BP: It was exciting, but it was deeply, probably personally disturbing as well. The film did really affect me. As you’re filming, [you know] this is an important and significant story to tell. But the stories I’m hearing are kind of deeply troubling to me. I was kind of having my own ideologies ripped apart as I was hearing the words of those I’m interviewing for the film. It wasn’t entirely celebratory when I was kind of living and spending time in Kalgoorlie. I was also really sick at the time as well. I had this autoimmune disease that I was getting diagnosed for. I had to fly a friend in to hold the camera for me because I was too weak to hold the camera. I think I lost like 25 kilos or something. So I was going through some kind of nightmare I felt like at the time.

Yeah, I can relate to that, I’ve gone through my own autoimmune diagnosis too. I don’t think people understand what that does to your mind.

BP: It’s strange, isn’t it? Sometimes you’re in pain for consistent amounts of time. And it really does something to you, it puts you in a headspace that you only realise after the event.

How did you keep yourself sane and steady while you’re going through all of the health stuff while also making this film?

BP: My friend Jaydon Martin was the cameraman I got to help me and Joe helped as well. They would take me to Perth, to the surgeries that helped me get diagnosed. How do I stay sane? I don’t think I completely did stay sane, in all honesty. I think sometimes you’ve got to realise that you could be insane for small pockets of time as long as you kind of get out of it at some point. Hopefully I have now but we’ll see.

But, yeah, there were good people around. The general is such a dear friend of mine, and he’s so compassionate. And he has friends in town too. There’s like Kathy who is this real estate agent who took me in to stay a few weeks. It was nice to have these people and there was the skimpy Saffron who was staying next to my hotel room and we’d hang out on the deck after I’d shoot, just talking away into the early evening.

How do you find that balance of being friendly with the people that you’re making a film about and making a film about them?

BP: It’s like an anxiety-inducing question, isn’t it? Because I do deeply care about everybody that’s been involved in the filming process. But at the end of the day, it’s like I take the feelings away and I make a film. My observations are picked out and put on a screen to show people. I’m this judge and jury of how they are represented to the world. It’s something I think about a lot and hope that I do as best as I can. But I let people know that this is what I’m doing. This is what the process of filmmaking is, it involves me doing this. Staying open has been good.

John Katahanas loves the film. His response was, “I see a great future for Brodie Poole films.” And I was kind of “Thank you, John.” And Suzie [Williams – another mayor candidate] likes the film as well. John Bowler hasn’t watched it yet. We sent it over to him. But he was kind of upset with the name of the film being General Hercules. And I think he has this image in his mind that we’ve chosen to put the madman on screen because it sells out cinema seats and stuff, so he’s like, “I don’t think I’m gonna watch this.” But they did sign off saying that he’s enjoyed my company. You hope you get it right. You hope you get your judgments right.

So what makes a Brodie Poole film then?

BP: That’s an interesting question. I try to be as deeply honest as I possibly can. So there’s one [scene where] the general is walking around town, spruiking his policy, but distracted by a lemon tree. I like to leave moments like this in their natural state with very little cutting around this kind of stuff. And even the chronological structure of the film is very much like true to the life. The election result is announced and then the film continues for 40 minutes. I don’t enjoy twisting reality so much. I think what makes a Brodie Poole film is something that tries the best it can to be something true to life.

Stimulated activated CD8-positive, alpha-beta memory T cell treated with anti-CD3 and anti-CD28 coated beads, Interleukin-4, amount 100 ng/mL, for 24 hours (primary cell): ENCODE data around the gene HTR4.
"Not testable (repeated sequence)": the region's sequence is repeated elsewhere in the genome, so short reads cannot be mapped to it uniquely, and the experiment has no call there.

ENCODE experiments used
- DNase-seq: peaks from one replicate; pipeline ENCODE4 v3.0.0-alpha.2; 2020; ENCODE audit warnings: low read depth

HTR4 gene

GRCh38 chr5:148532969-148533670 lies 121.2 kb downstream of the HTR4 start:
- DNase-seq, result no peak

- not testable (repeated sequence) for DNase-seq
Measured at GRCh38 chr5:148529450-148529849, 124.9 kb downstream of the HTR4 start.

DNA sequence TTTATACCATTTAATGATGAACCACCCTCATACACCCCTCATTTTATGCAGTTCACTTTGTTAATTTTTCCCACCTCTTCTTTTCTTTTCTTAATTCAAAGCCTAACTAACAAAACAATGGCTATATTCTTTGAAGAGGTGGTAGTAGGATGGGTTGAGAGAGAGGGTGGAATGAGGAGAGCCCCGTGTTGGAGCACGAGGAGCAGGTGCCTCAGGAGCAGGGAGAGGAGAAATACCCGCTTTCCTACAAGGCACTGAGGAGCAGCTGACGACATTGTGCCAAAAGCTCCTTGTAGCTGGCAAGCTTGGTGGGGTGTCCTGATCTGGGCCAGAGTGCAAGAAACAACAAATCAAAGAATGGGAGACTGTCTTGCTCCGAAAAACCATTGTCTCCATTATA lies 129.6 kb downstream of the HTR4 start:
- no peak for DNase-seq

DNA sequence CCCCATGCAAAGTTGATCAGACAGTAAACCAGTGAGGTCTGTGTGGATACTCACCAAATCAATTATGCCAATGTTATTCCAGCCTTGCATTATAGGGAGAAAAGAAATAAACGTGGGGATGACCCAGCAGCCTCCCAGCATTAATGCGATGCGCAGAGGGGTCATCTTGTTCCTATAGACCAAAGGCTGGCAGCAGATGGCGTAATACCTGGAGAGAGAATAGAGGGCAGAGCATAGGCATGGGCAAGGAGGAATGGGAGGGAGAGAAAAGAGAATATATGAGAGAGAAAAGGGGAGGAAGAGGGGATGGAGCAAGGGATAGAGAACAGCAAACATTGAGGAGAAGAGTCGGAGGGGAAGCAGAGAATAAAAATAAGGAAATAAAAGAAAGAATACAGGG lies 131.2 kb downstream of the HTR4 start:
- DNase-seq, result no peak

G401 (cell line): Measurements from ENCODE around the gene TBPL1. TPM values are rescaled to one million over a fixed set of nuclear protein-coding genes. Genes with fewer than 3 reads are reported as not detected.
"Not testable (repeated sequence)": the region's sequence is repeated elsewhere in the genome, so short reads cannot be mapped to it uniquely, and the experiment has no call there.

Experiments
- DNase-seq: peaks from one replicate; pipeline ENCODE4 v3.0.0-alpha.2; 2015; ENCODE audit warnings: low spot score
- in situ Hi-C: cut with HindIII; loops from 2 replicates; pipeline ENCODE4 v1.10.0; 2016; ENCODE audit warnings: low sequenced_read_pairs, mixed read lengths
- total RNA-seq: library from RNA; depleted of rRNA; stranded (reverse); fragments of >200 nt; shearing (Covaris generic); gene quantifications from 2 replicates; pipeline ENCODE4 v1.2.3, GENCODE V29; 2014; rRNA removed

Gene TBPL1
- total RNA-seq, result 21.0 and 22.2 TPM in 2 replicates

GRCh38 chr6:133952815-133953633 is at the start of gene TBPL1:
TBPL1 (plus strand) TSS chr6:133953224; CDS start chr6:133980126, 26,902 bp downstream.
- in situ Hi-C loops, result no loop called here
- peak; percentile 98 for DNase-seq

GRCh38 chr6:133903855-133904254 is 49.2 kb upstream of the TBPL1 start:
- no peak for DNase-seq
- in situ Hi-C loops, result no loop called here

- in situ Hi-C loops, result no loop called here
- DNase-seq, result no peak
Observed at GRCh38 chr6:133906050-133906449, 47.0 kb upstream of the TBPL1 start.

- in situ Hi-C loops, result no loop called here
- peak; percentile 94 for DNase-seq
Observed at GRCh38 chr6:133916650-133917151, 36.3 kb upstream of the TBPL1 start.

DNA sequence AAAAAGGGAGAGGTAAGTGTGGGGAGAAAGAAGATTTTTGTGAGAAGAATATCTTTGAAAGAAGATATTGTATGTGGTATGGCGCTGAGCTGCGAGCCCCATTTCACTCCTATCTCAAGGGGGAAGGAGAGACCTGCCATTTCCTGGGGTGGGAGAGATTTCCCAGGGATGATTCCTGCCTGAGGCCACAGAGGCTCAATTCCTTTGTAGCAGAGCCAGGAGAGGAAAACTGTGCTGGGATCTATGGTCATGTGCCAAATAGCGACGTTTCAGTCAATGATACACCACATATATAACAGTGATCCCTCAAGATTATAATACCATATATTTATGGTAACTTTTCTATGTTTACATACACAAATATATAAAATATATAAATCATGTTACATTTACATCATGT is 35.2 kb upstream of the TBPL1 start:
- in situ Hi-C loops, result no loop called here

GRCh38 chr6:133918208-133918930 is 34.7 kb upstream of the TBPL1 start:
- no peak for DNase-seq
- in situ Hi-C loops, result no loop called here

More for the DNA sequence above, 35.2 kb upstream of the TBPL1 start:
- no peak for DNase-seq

Is that the draw to ob-docs for you, that true to life experience?

BP: Yeah, it’s interesting. I think this film isn’t entirely ob-doc because there’s so much connection between the subject and me with the camera. I’m very aware of context. The reality is I’m a stranger in this town with a camera. And people in the world are responding to that. Observational film is sometimes very lifelike, but sometimes it feels [strange] to me to not acknowledge that there’s someone standing in the corner of the room holding a gigantic camera. That in itself isn’t an entire representation of the truth too. So I kind of like the interplay between what’s being filmed and the fact that hello, there’s a camera person in the room.

I like that. It’s nice to know that you acknowledge that yes, there is a camera here. Because so often people want to say it doesn’t exist. “Somehow this footage appeared, and I’ve got it and I’ve made a film out of it.”

BP: As if it was plucked out of the atmosphere, those images. Because there’s context for everything, even the racecourse thing. Maybe they think I’m an events photographer. Even the way the news is put together – if you really take a close look at that, it’s kind of incredibly strange. You know, the way someone presents the weather in front of an LCD screen. And we believe it to be normal because it’s what the news is.

I want to talk about the score as well for this film, because oh my god, I loved it. One of the notes I’ve written is that the music kind of squeals almost like a baby on the cusp of wailing at times alongside a metal detector, and it just flows in and out. Can you talk about the creation of the score?

BP: Definitely. It was composed by Josh Wilkinson who is a friend of mine that I met in Brisbane and lives in Iceland now. And a whole bunch of his musician friends. Joseph Burgess was on the violin. I was starting conversations with Josh very early on, and we took rushes to a warehouse and projected them on the wall. Most of the music was improvised, really.